Maimed boy ready to go home
Updated: 2013-12-13 01:19
By LIN JING in Shenzhen and Sun Ruisheng in Taiyuan (China Daily)
Dennis Lam Shun-chiu (left), an eye doctor from Hong Kong, sends his best wishes to 6-year-old Guo Bin on Thursday, as he left Lam's hospital in Shenzhen after surgery to implant cosmetic eyes. The boys' eyes were gouged out by his aunt in August. Chen Jimin / China News Service
Hospital releases 6-year-old after surgery to implant cosmetic eyes
Guo Bin was all smiles and said he had no fear of returning to his hometown, where his eyes had been gouged out in August.
The tragedy that struck the 6-year-old boy shocked the nation, and what the boy will face is sheer darkness — he is aware that he will never be able to see.
Guo was discharged on Thursday from the Shenzhen hospital where he received implant surgery that fitted him with cosmetic eyes.
Welcoming the boy and his parents back in Fenxi county, Shanxi province, will be many good Samaritans.
Wang Baocheng, principal of Taiyuan School for Blind Children, said on Thursday night that the school will definitely admit Guo.
"We welcome him. The schooling will be totally free," Wang said.
"But I think he needs to take some time off to recover physically and psychologically. He needs transitional time," Wang told China Daily.
The school is four hours from Guo’s home by bus.
The school is the choice of Guo’s parents, who contacted the Disabled Persons’ Federation of Shanxi, for help.
Hou Wei, director of the education and employment department of the federation, is lending a hand too.
"We will help based on what Guo needs," Hou said.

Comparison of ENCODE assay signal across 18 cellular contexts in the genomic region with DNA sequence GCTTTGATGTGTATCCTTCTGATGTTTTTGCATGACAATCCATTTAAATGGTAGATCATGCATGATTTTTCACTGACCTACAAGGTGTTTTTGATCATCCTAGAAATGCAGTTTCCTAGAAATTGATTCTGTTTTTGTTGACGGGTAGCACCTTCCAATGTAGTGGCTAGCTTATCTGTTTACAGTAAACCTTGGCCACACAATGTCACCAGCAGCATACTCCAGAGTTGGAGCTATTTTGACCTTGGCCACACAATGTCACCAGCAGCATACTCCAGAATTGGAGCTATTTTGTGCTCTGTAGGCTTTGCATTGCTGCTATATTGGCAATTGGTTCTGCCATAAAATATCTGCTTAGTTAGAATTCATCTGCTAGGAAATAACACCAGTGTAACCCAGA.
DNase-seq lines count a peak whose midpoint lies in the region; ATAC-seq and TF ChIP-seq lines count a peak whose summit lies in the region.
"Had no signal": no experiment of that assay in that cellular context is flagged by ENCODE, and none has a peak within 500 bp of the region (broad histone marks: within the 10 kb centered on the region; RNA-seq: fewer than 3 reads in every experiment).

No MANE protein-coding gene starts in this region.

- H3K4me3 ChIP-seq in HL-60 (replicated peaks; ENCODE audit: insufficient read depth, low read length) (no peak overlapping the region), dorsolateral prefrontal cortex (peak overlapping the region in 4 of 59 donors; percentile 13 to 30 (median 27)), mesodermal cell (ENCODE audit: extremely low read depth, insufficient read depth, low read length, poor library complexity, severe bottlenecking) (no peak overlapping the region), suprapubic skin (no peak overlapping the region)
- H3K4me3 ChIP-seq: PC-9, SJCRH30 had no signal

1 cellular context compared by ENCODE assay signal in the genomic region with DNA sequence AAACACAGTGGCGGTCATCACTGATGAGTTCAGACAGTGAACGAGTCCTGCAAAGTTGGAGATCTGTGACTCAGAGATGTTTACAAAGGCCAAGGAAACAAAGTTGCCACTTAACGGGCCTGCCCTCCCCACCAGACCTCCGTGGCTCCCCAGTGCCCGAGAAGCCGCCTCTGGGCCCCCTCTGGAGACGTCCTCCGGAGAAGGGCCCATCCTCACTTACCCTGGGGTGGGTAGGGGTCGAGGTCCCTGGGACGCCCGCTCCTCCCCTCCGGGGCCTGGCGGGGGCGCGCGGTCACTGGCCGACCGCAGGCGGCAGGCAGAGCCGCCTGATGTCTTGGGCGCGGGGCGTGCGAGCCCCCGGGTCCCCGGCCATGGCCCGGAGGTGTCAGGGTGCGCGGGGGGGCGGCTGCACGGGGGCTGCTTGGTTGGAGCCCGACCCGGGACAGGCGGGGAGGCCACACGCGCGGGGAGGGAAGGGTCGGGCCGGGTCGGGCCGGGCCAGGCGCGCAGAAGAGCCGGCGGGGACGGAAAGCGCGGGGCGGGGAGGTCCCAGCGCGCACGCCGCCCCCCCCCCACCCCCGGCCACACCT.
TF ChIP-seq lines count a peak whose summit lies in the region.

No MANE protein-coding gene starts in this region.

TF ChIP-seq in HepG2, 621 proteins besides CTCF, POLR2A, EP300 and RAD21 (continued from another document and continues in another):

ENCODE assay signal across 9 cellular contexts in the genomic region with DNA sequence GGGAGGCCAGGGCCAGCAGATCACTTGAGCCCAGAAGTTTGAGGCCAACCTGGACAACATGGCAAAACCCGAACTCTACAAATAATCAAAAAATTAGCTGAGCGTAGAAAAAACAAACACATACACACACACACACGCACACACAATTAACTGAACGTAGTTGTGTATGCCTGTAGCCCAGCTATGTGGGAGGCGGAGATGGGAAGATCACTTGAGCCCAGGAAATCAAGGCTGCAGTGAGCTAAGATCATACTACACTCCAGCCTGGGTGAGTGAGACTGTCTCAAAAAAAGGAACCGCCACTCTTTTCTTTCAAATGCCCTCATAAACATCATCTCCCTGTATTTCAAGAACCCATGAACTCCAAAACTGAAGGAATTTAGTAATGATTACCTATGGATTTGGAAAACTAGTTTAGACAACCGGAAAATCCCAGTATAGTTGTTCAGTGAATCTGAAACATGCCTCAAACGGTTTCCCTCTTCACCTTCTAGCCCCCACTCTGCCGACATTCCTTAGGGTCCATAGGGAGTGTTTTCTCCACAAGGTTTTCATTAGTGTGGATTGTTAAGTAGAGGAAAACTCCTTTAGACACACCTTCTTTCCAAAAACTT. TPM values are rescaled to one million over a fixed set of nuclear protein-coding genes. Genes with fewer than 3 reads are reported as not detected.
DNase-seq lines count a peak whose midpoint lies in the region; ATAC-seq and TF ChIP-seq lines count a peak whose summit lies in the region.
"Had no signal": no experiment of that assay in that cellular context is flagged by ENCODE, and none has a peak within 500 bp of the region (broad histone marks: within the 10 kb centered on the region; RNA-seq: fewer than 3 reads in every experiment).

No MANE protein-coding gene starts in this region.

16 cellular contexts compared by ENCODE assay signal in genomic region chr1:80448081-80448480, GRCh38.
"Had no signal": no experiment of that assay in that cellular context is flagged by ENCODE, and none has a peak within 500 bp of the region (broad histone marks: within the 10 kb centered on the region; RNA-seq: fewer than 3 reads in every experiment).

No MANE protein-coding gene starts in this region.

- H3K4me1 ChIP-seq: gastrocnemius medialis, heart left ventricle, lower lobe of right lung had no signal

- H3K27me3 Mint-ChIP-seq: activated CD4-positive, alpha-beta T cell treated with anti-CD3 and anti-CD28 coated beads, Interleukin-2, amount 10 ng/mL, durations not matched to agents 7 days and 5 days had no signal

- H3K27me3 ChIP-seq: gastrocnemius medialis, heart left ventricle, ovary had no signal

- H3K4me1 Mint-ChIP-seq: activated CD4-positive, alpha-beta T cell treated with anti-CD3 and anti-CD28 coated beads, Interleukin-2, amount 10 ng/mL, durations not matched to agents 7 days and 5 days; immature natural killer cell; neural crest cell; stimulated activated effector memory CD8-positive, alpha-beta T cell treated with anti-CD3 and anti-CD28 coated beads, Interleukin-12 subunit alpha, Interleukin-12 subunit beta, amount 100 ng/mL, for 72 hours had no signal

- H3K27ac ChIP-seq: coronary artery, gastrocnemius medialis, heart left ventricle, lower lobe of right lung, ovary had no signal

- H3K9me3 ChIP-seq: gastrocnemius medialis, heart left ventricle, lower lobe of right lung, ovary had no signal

The federation has a program to support children from poor families that Guo can apply for, Hou said.
The boy was attacked on Aug 24 by his aunt, who police said later killed herself. He was discovered lying in a field after a five-hour search with his face covered with blood. The motivation for the attack remains a mystery.
During his stay in the C-MER (Shenzhen) Dennis Lam Eye Hospital, Guo remained strong, hospital workers said.
At a news conference that saw the boy off, he performed a dance that he had performed on Children’s Day with other children in his school before the tragedy.
Nurses said that Guo loves the song and performed the dance many times during his three-month stay. He enjoys music and rhythm, but is shy to talk with strangers, they said.
An evaluation from the hospital said that Guo has grown taller and gained weight, and has been more active.
He will return to Shenzhen to test out navigation sensors that gather information via the forehead and tongue of the visually impaired and sends the electronic data to their brain.
The device has helped some people better perceive their environment, said Dennis Lam Shun-chiu, an eye doctor from Hong Kong and founder of the hospital.
Guo’s mother, Wang Wenli, said that she appreciated the care and efforts from the hospital and residents from Shenzhen.
"I am glad to see Bin Bin has become so strong in Shenzhen," she said with tears.
Lam said that the boy has regained his confidence.
"His recovery went very well. Now the boy looks like a normal child from his appearance. He likes to dance and sing, and is able to live and walk on his own in a familiar environment," Lam said.
Lam gave the boy a book about Nick Vujicic, an Australian motivational speaker without four limbs, to encourage him to face difficulties with great courage.
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